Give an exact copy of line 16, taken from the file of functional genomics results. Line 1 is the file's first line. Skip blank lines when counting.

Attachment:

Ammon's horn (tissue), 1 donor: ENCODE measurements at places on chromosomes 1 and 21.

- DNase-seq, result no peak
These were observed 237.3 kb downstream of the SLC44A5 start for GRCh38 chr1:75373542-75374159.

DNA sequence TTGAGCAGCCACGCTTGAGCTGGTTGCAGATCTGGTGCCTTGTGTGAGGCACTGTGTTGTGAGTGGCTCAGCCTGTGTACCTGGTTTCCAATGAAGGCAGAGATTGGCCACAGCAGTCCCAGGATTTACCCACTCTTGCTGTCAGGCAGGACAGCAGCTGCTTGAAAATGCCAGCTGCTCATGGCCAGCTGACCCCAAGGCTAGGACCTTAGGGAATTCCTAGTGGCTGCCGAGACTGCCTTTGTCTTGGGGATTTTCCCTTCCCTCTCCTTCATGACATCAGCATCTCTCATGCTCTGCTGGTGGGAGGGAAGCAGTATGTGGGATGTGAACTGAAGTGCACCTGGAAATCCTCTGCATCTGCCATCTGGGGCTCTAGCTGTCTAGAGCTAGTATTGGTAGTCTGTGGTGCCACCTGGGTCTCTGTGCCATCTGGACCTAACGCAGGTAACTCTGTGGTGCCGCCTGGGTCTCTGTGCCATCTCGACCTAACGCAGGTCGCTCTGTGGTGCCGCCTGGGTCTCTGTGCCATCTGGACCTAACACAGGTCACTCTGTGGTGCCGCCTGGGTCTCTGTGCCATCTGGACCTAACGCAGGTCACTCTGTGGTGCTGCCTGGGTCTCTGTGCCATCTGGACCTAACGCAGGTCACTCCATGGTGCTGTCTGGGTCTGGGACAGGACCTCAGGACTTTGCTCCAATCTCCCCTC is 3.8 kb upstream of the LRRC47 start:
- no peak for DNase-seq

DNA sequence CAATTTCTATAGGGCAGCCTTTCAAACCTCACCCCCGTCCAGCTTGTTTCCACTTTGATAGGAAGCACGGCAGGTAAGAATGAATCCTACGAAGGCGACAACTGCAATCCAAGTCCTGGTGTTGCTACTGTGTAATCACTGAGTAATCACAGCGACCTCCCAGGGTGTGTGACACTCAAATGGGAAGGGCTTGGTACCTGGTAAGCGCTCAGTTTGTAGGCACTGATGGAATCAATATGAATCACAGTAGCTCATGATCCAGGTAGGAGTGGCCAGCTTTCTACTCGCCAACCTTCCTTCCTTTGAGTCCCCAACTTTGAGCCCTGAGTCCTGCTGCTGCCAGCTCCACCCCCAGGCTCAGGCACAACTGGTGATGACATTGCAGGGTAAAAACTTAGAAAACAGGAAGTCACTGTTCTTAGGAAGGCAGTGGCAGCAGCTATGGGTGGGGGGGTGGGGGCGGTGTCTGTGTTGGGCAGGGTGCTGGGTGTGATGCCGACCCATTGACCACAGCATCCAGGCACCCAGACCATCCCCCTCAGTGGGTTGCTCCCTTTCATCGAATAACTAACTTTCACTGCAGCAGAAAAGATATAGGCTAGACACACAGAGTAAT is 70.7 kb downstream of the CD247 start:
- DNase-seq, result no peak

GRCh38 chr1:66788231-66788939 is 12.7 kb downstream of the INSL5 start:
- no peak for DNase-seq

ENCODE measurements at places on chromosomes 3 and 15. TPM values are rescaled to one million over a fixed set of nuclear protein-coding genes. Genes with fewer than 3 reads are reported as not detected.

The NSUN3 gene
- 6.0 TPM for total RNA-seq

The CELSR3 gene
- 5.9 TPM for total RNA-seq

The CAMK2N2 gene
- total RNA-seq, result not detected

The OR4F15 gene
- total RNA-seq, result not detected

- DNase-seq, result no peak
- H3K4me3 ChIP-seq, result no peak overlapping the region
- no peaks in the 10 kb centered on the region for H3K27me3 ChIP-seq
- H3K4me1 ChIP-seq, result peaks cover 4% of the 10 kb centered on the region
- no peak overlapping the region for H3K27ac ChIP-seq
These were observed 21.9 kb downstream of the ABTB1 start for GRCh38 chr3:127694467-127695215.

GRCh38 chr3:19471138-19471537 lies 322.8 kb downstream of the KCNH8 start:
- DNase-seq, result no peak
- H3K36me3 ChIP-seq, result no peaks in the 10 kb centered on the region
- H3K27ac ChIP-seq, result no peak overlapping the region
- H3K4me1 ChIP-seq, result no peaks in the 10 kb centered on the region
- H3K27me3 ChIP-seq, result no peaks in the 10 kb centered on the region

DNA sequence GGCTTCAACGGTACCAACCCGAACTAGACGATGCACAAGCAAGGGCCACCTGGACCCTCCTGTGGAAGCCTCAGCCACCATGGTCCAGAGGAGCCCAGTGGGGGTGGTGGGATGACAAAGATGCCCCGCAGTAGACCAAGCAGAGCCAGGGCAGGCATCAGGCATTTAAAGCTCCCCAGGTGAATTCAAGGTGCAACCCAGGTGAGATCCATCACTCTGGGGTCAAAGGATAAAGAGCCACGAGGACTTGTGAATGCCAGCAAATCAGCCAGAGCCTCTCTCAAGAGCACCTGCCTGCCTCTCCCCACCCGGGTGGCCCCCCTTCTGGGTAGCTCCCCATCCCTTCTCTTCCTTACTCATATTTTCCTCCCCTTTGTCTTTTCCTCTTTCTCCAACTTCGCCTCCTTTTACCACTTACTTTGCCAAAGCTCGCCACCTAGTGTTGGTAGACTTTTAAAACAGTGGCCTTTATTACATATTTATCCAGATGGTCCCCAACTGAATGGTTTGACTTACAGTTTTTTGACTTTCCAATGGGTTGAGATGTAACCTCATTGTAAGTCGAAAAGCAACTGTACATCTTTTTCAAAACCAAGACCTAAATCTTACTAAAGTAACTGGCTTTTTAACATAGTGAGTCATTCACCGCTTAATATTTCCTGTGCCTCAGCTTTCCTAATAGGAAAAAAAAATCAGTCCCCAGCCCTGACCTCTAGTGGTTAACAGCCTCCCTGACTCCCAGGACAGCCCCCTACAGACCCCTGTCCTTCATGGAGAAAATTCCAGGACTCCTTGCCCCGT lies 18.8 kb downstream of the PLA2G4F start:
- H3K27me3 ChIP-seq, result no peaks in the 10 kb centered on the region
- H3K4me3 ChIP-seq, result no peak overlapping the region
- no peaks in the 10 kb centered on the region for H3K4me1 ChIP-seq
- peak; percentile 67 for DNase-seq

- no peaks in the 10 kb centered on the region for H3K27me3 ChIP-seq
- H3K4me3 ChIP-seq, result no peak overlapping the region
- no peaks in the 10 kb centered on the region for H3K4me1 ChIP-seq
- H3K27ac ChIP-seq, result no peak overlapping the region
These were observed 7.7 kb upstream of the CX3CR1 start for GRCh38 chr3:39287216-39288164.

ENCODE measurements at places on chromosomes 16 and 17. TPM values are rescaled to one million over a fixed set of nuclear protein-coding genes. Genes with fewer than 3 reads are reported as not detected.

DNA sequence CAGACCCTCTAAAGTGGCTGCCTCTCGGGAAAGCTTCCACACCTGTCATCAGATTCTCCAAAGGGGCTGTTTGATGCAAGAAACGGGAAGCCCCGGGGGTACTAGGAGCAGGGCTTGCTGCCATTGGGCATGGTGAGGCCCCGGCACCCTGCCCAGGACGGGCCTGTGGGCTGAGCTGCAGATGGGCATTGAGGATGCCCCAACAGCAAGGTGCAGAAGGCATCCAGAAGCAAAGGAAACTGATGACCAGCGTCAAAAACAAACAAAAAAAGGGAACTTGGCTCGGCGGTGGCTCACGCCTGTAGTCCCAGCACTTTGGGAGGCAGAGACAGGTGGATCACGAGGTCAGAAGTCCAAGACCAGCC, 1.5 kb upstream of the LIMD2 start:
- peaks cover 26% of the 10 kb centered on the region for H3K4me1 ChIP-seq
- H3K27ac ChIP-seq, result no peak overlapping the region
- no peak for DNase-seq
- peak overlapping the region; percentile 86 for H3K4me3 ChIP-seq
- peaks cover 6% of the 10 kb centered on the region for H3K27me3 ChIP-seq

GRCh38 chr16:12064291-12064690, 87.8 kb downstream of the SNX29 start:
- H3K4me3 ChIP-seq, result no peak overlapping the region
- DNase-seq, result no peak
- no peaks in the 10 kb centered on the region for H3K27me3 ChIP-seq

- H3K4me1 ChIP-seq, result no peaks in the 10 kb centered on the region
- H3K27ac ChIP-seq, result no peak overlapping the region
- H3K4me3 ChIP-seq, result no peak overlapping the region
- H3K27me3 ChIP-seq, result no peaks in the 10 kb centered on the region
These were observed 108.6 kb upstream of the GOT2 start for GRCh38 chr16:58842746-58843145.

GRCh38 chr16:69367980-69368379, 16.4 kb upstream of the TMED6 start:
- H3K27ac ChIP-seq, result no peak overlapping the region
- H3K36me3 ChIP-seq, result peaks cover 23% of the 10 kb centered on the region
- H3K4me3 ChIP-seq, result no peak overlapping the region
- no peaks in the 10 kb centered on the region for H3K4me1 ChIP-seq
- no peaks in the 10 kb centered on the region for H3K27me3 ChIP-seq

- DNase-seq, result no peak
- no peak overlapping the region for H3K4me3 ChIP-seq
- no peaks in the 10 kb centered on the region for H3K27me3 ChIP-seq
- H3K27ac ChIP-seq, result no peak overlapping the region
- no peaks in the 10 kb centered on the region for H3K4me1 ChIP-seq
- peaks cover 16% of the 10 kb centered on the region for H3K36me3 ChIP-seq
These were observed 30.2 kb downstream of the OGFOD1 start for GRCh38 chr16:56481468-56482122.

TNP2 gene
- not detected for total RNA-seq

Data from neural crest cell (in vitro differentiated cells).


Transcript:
- total RNA-seq, result not detected